For those interested, here’s my complete reading list for 2016. I had more 4- and 5-star reviews than I expected, and many of those books had the WOW! factor for which I’m always on the prowl. Sadly, I have to whittle that list down to only my Top 5 (except for the few honorable mentions I sneaked in at the end). 😛

The Night Circus by Erin MorgensternThe Night Circus by Erin Morgenstern (Published 9/13/2011)

The circus arrives without warning. If you’re not compelled to read on, after that first sentence, you may not fall as head-over-heels as I did. When it came time to share my thoughts about this book, I was stumped. So many feelings to sift through to find an actual, logical thought. At its heart is a love story, surrounded by a competition between masters and their apprentices, wrapped in lots and lots of magic. I could see that magic, close my eyes and touch it. All my senses were fully engaged. It’s a rare book that uses smells and sounds with such clarity and power. My favorite book read in 2016!

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Every Heart a Doorway by Seanan McGuireEvery Heart a Doorway by Seanan McGuire (Published 4/5/2016)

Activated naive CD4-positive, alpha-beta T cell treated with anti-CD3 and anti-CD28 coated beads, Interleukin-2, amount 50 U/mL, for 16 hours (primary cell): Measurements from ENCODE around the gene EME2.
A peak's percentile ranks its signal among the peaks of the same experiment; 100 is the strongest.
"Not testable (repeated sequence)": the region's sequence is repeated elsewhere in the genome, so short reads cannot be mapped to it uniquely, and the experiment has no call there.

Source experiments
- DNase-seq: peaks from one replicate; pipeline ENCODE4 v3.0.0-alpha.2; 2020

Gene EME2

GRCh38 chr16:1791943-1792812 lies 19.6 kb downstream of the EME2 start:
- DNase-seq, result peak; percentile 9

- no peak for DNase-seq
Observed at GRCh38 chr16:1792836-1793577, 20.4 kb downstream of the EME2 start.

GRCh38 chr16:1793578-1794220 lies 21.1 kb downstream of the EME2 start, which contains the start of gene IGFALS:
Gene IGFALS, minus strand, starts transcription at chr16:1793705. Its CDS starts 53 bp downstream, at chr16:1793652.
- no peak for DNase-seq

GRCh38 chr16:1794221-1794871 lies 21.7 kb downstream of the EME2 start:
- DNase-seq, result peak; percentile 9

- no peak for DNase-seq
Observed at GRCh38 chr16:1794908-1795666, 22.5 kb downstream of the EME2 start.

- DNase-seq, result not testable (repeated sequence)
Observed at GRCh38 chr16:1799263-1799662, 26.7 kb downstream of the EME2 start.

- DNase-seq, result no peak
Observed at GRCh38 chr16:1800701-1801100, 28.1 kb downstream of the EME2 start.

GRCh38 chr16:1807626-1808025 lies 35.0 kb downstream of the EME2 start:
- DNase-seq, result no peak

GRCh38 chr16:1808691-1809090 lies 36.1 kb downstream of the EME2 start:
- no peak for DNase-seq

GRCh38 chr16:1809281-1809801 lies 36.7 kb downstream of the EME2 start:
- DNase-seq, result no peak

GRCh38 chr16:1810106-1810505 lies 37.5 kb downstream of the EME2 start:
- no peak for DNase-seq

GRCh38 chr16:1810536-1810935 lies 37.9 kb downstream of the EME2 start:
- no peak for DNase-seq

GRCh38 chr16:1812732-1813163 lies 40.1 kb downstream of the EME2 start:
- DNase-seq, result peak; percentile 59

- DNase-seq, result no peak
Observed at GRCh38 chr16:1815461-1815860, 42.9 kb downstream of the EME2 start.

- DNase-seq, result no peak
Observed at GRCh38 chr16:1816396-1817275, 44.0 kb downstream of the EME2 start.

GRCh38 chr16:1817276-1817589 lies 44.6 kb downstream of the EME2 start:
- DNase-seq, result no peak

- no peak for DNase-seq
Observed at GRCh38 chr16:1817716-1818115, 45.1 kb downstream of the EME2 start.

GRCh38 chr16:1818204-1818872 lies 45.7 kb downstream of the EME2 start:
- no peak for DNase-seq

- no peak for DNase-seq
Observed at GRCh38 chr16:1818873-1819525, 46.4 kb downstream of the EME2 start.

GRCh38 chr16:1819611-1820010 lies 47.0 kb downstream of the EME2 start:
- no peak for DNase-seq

Most of us have read a portal fantasy; The Chronicles of Narnia and Alice in Wonderland being two of the most widely read. The adventure in a portal fantasy often focuses on escaping the fantasy and getting back to the “real” world. So what happens to the characters who found their portal but had to leave? Every Heart a Doorway explores that very situation. I loved this – beautiful, macabre, diverse – book, and I cannot wait to read its companion (available for pre-order). For anyone who ever searched and searched for their secret door, or for those who still do.

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All the Birds in the Sky by Charlie Jane AndersAll the Birds in the Sky by Charlie Jane Anders (Published 1/26/2016)

A weird mash-up of science fiction and fantasy presented with a unique voice. And I mean “weird” in the best possible way. Highly recommended if you’re looking for something different, something simultaneously imaginary and realistic.

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Parable of the Sower by Octavia E. ButlerParable of the Sower by Octavia E. Butler (Published 11/1/1993)

It’s always bittersweet to read a new-to-me author praised as a master of their craft. I’m overjoyed to have FINALLY read one of their works; I’m also sad because I wish I would’ve read them decades earlier, especially in my tweens and teens. At the age when I so desperately wanted stories with strong female characters who weren’t white Mary Sues nor obsessed with romance. Lauren Olamina is forthright, loyal, rational…all qualities I look for in my real-life friendships. She’s the kind of leader a non-follower like myself would be proud to join on any quest.